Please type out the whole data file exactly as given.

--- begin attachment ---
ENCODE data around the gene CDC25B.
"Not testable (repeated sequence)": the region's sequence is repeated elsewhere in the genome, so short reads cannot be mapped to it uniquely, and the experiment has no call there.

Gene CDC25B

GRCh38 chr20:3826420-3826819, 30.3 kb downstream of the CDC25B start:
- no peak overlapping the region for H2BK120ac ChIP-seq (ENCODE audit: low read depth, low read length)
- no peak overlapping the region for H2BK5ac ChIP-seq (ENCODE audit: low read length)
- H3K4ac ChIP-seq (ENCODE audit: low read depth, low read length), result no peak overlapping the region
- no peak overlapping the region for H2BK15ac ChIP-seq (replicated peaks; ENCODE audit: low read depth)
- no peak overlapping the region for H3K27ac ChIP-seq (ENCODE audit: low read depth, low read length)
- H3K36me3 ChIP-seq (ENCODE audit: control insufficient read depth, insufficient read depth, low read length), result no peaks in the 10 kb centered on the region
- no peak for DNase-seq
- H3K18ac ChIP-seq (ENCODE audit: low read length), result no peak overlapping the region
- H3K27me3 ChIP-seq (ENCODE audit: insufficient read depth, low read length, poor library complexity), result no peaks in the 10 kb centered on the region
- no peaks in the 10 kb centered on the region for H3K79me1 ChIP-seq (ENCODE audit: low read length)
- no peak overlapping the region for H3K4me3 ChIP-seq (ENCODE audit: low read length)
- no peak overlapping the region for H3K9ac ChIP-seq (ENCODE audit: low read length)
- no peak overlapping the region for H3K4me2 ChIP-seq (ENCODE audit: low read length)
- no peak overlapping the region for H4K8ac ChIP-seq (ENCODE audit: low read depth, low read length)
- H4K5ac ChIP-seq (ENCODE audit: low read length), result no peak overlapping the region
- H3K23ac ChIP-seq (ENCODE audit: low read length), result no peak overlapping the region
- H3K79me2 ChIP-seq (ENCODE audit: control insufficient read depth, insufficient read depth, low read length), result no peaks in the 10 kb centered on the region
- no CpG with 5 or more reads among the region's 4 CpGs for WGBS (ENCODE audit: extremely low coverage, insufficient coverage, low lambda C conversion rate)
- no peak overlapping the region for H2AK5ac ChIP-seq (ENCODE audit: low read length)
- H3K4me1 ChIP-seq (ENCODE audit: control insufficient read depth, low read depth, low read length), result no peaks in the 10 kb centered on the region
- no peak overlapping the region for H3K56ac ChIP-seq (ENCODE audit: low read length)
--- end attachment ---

ENCODE data around the gene CDC25B.
"Not testable (repeated sequence)": the region's sequence is repeated elsewhere in the genome, so short reads cannot be mapped to it uniquely, and the experiment has no call there.

Gene CDC25B

GRCh38 chr20:3826420-3826819, 30.3 kb downstream of the CDC25B start:
- no peak overlapping the region for H2BK120ac ChIP-seq (ENCODE audit: low read depth, low read length)
- no peak overlapping the region for H2BK5ac ChIP-seq (ENCODE audit: low read length)
- H3K4ac ChIP-seq (ENCODE audit: low read depth, low read length), result no peak overlapping the region
- no peak overlapping the region for H2BK15ac ChIP-seq (replicated peaks; ENCODE audit: low read depth)
- no peak overlapping the region for H3K27ac ChIP-seq (ENCODE audit: low read depth, low read length)
- H3K36me3 ChIP-seq (ENCODE audit: control insufficient read depth, insufficient read depth, low read length), result no peaks in the 10 kb centered on the region
- no peak for DNase-seq
- H3K18ac ChIP-seq (ENCODE audit: low read length), result no peak overlapping the region
- H3K27me3 ChIP-seq (ENCODE audit: insufficient read depth, low read length, poor library complexity), result no peaks in the 10 kb centered on the region
- no peaks in the 10 kb centered on the region for H3K79me1 ChIP-seq (ENCODE audit: low read length)
- no peak overlapping the region for H3K4me3 ChIP-seq (ENCODE audit: low read length)
- no peak overlapping the region for H3K9ac ChIP-seq (ENCODE audit: low read length)
- no peak overlapping the region for H3K4me2 ChIP-seq (ENCODE audit: low read length)
- no peak overlapping the region for H4K8ac ChIP-seq (ENCODE audit: low read depth, low read length)
- H4K5ac ChIP-seq (ENCODE audit: low read length), result no peak overlapping the region
- H3K23ac ChIP-seq (ENCODE audit: low read length), result no peak overlapping the region
- H3K79me2 ChIP-seq (ENCODE audit: control insufficient read depth, insufficient read depth, low read length), result no peaks in the 10 kb centered on the region
- no CpG with 5 or more reads among the region's 4 CpGs for WGBS (ENCODE audit: extremely low coverage, insufficient coverage, low lambda C conversion rate)
- no peak overlapping the region for H2AK5ac ChIP-seq (ENCODE audit: low read length)
- H3K4me1 ChIP-seq (ENCODE audit: control insufficient read depth, low read depth, low read length), result no peaks in the 10 kb centered on the region
- no peak overlapping the region for H3K56ac ChIP-seq (ENCODE audit: low read length)